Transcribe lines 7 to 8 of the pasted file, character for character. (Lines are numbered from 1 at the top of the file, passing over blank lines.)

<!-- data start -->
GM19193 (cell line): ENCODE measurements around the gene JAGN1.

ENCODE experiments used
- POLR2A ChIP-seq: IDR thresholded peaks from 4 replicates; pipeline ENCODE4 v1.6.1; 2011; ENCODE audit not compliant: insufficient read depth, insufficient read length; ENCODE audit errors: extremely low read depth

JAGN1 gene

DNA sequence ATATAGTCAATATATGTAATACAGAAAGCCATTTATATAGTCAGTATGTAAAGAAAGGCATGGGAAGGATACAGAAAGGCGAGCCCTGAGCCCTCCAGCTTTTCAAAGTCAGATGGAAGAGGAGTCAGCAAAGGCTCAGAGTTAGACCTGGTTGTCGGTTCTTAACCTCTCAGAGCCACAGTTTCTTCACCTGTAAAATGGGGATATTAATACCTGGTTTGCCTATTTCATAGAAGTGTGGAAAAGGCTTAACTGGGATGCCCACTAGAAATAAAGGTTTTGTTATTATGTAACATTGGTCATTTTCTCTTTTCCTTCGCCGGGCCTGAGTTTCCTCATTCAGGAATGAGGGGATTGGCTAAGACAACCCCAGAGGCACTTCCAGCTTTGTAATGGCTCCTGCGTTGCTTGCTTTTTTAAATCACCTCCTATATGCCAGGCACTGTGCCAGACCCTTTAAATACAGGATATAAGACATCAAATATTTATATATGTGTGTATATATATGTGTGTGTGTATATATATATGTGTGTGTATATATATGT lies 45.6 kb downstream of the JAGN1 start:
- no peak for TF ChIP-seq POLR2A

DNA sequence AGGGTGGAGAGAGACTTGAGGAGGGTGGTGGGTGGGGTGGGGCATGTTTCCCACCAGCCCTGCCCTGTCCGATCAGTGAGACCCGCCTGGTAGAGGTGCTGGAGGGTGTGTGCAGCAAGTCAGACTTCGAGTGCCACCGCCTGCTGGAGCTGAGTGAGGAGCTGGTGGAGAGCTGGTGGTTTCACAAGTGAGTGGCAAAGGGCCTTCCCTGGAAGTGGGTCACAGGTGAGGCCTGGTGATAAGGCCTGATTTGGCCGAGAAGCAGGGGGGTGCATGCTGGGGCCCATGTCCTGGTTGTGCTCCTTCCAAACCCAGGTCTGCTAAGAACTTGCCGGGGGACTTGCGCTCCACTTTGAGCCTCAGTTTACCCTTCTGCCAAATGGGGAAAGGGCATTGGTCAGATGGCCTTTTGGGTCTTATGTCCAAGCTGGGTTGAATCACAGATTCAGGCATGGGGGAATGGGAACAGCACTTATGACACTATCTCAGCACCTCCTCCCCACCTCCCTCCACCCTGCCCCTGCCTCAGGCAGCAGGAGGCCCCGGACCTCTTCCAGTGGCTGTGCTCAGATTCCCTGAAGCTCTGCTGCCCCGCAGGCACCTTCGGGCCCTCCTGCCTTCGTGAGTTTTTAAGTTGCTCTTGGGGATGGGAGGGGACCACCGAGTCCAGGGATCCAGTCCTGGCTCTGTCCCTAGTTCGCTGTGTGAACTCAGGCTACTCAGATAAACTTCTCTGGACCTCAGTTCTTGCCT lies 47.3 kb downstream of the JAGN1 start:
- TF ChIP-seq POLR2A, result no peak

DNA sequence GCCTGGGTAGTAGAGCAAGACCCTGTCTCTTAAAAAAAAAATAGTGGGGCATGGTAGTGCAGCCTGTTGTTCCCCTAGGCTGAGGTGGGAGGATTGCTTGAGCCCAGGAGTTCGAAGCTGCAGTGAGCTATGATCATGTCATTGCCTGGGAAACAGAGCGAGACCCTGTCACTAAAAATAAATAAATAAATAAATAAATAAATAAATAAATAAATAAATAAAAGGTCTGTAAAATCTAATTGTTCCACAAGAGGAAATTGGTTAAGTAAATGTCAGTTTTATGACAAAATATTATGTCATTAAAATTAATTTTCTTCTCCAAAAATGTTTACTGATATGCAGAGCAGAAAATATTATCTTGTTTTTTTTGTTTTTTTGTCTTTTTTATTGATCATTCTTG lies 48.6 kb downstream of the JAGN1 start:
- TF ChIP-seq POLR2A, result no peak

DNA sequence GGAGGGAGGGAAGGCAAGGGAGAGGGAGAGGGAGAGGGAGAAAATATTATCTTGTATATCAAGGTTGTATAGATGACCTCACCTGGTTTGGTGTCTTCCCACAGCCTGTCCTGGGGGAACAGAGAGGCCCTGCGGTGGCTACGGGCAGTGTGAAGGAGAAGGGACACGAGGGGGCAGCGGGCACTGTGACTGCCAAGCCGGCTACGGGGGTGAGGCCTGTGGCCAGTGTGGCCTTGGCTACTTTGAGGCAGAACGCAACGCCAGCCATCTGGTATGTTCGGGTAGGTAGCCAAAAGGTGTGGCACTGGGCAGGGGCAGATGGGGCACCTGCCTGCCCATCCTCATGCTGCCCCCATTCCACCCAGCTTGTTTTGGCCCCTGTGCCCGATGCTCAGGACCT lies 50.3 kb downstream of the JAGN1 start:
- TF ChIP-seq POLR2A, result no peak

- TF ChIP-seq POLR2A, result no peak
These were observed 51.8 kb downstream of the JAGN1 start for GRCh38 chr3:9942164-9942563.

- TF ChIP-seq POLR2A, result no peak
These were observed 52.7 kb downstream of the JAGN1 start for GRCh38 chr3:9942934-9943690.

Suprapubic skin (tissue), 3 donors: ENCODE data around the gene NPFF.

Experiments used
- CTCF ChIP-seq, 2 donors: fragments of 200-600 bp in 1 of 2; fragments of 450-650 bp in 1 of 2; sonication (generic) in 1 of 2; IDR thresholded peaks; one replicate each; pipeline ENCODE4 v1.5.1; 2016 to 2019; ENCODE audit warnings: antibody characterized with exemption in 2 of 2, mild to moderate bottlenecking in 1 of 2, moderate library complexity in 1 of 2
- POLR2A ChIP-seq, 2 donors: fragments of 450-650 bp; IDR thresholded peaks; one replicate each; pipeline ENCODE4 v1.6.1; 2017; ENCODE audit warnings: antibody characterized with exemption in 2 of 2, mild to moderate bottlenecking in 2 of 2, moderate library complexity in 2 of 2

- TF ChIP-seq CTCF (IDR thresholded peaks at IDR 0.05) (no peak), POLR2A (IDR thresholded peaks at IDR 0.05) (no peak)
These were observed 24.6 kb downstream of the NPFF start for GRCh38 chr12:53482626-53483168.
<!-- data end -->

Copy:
DNA sequence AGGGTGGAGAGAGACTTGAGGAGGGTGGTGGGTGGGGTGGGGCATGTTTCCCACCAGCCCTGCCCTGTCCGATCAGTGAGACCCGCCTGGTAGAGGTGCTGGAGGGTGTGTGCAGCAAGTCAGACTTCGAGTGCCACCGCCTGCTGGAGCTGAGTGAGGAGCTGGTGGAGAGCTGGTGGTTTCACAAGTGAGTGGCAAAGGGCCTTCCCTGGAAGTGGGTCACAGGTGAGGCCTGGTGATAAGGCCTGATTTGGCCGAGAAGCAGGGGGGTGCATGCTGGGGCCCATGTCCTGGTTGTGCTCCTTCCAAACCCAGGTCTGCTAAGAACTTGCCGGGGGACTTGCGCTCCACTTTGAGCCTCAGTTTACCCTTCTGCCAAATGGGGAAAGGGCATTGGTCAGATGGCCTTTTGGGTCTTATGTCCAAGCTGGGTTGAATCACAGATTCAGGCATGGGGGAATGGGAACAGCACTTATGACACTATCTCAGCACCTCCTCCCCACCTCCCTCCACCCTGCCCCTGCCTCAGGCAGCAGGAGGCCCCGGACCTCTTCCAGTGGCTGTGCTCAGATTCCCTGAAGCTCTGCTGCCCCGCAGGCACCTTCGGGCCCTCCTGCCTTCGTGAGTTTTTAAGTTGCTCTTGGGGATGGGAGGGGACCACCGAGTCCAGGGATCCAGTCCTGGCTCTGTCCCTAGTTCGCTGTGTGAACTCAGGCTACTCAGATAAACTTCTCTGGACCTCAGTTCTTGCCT lies 47.3 kb downstream of the JAGN1 start:
- TF ChIP-seq POLR2A, result no peak